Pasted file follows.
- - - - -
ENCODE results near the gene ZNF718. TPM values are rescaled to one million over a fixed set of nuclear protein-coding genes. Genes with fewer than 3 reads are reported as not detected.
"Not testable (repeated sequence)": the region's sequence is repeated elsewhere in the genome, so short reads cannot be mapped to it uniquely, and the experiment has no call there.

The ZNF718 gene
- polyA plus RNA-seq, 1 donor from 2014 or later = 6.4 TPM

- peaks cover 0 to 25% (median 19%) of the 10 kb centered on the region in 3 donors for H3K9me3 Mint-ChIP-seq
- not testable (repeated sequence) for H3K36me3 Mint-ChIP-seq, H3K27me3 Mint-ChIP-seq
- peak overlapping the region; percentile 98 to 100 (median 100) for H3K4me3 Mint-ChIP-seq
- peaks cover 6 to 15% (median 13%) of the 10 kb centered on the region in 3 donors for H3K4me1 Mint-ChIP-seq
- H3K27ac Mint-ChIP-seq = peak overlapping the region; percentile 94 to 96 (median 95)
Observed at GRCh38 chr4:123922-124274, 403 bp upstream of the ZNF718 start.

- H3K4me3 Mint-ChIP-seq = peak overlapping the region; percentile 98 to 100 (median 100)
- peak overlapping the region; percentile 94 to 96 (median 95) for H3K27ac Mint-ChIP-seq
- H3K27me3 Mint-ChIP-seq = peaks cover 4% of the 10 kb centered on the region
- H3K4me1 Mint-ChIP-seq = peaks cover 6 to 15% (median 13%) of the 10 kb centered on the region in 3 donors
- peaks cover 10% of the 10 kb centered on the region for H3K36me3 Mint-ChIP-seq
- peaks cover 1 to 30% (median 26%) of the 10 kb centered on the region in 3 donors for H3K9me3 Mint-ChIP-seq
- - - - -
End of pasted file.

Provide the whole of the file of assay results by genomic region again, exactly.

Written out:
ENCODE results near the gene ZNF718. TPM values are rescaled to one million over a fixed set of nuclear protein-coding genes. Genes with fewer than 3 reads are reported as not detected.
"Not testable (repeated sequence)": the region's sequence is repeated elsewhere in the genome, so short reads cannot be mapped to it uniquely, and the experiment has no call there.

The ZNF718 gene
- polyA plus RNA-seq, 1 donor from 2014 or later = 6.4 TPM

- peaks cover 0 to 25% (median 19%) of the 10 kb centered on the region in 3 donors for H3K9me3 Mint-ChIP-seq
- not testable (repeated sequence) for H3K36me3 Mint-ChIP-seq, H3K27me3 Mint-ChIP-seq
- peak overlapping the region; percentile 98 to 100 (median 100) for H3K4me3 Mint-ChIP-seq
- peaks cover 6 to 15% (median 13%) of the 10 kb centered on the region in 3 donors for H3K4me1 Mint-ChIP-seq
- H3K27ac Mint-ChIP-seq = peak overlapping the region; percentile 94 to 96 (median 95)
Observed at GRCh38 chr4:123922-124274, 403 bp upstream of the ZNF718 start.

- H3K4me3 Mint-ChIP-seq = peak overlapping the region; percentile 98 to 100 (median 100)
- peak overlapping the region; percentile 94 to 96 (median 95) for H3K27ac Mint-ChIP-seq
- H3K27me3 Mint-ChIP-seq = peaks cover 4% of the 10 kb centered on the region
- H3K4me1 Mint-ChIP-seq = peaks cover 6 to 15% (median 13%) of the 10 kb centered on the region in 3 donors
- peaks cover 10% of the 10 kb centered on the region for H3K36me3 Mint-ChIP-seq
- peaks cover 1 to 30% (median 26%) of the 10 kb centered on the region in 3 donors for H3K9me3 Mint-ChIP-seq